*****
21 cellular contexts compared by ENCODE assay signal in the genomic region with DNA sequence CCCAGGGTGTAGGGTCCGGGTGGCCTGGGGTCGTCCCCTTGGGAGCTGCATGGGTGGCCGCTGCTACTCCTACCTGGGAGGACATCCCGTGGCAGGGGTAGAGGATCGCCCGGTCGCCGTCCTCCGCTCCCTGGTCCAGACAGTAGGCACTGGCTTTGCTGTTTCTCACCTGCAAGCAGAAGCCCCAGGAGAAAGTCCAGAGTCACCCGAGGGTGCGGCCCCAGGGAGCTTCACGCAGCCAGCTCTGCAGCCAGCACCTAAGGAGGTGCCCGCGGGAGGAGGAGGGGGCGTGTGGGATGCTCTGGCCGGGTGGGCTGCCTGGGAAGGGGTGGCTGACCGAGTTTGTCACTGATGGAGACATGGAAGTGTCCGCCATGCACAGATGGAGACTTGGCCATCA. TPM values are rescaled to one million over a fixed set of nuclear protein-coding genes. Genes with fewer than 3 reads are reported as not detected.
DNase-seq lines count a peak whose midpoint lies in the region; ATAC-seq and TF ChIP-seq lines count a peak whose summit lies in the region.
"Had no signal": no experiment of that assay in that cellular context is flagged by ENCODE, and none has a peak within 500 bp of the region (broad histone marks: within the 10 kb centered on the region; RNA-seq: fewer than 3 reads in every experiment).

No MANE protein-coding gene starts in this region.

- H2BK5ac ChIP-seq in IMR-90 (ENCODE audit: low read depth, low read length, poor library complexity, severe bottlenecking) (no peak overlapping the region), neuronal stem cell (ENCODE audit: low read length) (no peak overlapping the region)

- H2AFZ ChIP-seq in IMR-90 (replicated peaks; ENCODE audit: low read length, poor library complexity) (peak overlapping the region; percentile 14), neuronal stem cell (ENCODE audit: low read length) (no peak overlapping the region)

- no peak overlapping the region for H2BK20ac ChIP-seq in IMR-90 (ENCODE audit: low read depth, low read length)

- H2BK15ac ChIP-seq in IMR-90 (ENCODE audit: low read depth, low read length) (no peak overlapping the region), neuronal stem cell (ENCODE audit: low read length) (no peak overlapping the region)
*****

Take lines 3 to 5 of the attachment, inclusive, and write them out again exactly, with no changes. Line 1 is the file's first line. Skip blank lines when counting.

"Had no signal": no experiment of that assay in that cellular context is flagged by ENCODE, and none has a peak within 500 bp of the region (broad histone marks: within the 10 kb centered on the region; RNA-seq: fewer than 3 reads in every experiment).

No MANE protein-coding gene starts in this region.

- H2BK5ac ChIP-seq in IMR-90 (ENCODE audit: low read depth, low read length, poor library complexity, severe bottlenecking) (no peak overlapping the region), neuronal stem cell (ENCODE audit: low read length) (no peak overlapping the region)